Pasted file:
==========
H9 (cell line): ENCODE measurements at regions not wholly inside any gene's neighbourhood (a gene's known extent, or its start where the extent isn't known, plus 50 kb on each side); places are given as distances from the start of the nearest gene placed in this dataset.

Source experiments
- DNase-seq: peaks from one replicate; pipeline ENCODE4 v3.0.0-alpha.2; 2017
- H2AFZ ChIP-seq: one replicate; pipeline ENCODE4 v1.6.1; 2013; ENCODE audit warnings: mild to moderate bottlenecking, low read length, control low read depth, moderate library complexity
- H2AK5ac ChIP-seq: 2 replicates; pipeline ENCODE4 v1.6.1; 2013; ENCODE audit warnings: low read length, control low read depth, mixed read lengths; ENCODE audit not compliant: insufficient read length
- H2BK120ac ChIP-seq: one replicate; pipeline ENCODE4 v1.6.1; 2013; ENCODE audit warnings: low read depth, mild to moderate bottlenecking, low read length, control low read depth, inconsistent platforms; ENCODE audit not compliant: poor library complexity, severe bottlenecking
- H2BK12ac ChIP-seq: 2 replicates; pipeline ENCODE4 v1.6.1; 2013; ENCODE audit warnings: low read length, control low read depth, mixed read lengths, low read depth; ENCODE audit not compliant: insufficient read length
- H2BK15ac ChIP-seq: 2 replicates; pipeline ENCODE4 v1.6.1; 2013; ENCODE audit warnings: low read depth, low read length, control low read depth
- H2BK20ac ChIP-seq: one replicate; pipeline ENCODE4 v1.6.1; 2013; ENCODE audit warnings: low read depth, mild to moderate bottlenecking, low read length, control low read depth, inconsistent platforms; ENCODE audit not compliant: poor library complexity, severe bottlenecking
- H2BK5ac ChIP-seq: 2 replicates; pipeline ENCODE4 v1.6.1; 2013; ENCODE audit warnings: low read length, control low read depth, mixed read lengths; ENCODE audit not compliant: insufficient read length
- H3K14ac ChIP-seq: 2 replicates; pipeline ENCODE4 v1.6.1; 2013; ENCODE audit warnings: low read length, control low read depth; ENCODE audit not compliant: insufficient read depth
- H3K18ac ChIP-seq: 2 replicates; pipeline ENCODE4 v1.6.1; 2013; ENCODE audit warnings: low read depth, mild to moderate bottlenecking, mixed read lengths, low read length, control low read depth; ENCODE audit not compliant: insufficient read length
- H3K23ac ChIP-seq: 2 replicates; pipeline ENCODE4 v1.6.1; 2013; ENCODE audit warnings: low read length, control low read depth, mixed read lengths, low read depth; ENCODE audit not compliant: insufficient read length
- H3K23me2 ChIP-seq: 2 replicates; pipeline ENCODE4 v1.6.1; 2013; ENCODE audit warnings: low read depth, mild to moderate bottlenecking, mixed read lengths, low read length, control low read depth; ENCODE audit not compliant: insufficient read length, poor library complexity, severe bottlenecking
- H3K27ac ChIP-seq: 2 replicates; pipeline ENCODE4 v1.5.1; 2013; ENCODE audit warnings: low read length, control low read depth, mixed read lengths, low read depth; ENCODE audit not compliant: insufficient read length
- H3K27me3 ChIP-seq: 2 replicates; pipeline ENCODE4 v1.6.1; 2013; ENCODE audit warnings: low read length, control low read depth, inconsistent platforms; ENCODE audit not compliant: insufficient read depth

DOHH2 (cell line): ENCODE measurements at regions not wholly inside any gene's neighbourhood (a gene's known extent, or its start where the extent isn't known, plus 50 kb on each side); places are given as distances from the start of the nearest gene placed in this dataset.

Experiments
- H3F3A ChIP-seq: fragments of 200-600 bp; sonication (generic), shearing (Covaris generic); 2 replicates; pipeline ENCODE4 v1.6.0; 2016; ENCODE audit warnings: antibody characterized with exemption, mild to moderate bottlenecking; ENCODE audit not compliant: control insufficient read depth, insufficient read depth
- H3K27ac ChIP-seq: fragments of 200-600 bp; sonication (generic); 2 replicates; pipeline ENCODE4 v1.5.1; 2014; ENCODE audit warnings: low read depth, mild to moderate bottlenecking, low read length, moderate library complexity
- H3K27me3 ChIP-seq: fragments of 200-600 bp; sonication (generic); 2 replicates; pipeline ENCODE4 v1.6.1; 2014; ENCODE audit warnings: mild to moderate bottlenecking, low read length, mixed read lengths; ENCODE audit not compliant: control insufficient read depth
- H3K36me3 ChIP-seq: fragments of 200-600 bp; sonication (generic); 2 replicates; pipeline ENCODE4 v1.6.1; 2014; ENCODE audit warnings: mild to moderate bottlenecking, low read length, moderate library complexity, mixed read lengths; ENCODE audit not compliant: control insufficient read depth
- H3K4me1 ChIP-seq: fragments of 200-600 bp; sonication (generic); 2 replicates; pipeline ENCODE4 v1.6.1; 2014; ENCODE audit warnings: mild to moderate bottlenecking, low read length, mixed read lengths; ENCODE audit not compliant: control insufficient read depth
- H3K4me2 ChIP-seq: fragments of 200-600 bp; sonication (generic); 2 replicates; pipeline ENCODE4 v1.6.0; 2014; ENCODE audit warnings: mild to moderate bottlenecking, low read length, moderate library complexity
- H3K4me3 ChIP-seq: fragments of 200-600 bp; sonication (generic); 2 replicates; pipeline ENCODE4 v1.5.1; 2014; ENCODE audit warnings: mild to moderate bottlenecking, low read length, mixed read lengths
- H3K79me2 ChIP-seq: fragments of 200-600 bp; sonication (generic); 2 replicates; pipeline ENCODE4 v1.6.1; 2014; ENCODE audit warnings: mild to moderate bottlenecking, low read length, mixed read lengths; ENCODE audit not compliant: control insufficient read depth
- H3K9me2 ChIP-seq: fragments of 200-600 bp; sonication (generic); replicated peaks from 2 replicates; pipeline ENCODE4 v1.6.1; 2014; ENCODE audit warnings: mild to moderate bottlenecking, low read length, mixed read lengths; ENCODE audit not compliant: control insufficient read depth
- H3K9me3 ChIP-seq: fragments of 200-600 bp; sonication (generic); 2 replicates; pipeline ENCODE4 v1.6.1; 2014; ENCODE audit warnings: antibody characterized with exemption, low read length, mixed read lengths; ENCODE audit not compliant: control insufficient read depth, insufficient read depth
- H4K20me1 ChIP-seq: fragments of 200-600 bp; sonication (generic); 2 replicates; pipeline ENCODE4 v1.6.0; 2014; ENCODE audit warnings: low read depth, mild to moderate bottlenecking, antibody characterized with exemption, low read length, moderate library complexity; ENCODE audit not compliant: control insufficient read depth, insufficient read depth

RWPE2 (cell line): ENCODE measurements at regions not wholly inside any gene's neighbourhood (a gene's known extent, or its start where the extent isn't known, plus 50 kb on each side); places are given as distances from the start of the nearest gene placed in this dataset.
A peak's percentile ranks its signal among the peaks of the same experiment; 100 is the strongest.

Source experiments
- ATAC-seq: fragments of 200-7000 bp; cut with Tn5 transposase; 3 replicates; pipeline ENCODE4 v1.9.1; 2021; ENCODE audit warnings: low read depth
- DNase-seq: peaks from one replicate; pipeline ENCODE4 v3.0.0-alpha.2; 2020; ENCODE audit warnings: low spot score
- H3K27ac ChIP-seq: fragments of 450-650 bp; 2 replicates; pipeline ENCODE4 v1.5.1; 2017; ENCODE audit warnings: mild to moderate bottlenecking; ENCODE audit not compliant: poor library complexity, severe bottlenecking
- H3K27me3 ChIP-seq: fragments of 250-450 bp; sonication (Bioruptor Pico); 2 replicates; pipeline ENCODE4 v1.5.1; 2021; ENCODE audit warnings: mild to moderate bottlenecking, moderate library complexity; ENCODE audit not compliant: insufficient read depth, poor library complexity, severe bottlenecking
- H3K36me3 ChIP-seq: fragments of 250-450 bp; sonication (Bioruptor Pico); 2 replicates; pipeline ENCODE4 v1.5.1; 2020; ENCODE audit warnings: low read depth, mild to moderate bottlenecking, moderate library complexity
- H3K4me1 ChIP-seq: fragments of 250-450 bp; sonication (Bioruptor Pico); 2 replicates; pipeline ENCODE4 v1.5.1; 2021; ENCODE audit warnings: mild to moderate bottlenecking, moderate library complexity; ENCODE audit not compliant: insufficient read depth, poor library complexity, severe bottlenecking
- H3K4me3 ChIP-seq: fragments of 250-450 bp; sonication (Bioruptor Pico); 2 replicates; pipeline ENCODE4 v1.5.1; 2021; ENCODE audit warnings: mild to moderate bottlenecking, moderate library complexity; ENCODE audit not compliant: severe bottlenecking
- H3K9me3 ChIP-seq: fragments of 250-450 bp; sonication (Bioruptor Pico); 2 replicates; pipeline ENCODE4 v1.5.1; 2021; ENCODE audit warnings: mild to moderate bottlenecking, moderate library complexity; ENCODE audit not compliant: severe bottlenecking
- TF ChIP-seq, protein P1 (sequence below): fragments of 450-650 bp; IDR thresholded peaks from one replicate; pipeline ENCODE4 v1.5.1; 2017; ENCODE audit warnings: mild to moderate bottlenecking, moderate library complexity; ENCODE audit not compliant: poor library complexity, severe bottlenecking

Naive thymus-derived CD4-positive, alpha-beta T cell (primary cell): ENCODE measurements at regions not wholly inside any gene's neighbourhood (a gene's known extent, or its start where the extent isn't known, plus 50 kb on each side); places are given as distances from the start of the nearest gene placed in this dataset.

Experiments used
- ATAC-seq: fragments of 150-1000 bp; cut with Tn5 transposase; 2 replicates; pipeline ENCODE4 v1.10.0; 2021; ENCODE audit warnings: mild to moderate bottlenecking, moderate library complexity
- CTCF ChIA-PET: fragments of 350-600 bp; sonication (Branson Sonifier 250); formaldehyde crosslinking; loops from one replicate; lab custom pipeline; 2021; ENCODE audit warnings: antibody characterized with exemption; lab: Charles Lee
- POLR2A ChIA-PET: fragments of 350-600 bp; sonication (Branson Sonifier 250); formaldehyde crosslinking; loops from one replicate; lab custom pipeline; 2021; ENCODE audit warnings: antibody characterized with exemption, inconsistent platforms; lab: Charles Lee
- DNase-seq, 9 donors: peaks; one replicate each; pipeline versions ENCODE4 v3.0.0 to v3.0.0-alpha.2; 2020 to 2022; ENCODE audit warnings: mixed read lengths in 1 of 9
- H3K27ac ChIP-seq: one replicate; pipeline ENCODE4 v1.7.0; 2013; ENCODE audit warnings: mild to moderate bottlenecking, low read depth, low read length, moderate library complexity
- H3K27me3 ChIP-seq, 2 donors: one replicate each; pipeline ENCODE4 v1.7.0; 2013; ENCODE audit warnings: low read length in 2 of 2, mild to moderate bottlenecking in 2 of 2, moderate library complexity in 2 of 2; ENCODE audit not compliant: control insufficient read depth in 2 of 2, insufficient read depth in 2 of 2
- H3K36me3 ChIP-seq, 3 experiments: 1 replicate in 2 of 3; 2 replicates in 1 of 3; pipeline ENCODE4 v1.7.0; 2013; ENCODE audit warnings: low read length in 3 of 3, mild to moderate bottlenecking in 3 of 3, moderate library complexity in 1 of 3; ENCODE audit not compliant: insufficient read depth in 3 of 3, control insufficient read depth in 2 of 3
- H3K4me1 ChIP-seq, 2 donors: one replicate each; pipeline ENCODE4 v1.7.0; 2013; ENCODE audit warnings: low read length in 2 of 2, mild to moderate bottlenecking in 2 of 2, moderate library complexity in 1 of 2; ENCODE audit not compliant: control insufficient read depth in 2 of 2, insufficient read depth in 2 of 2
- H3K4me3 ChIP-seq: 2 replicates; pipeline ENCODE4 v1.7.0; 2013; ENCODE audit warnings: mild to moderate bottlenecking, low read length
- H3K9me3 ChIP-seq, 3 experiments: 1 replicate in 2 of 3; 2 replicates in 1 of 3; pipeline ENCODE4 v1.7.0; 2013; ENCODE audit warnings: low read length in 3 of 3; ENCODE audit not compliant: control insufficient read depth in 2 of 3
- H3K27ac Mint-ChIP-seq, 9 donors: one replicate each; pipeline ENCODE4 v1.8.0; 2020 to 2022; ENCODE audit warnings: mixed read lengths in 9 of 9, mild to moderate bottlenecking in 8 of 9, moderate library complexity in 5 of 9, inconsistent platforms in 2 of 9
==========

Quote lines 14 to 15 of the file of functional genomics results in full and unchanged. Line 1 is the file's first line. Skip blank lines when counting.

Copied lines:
- H3K23me2 ChIP-seq: 2 replicates; pipeline ENCODE4 v1.6.1; 2013; ENCODE audit warnings: low read depth, mild to moderate bottlenecking, mixed read lengths, low read length, control low read depth; ENCODE audit not compliant: insufficient read length, poor library complexity, severe bottlenecking
- H3K27ac ChIP-seq: 2 replicates; pipeline ENCODE4 v1.5.1; 2013; ENCODE audit warnings: low read length, control low read depth, mixed read lengths, low read depth; ENCODE audit not compliant: insufficient read length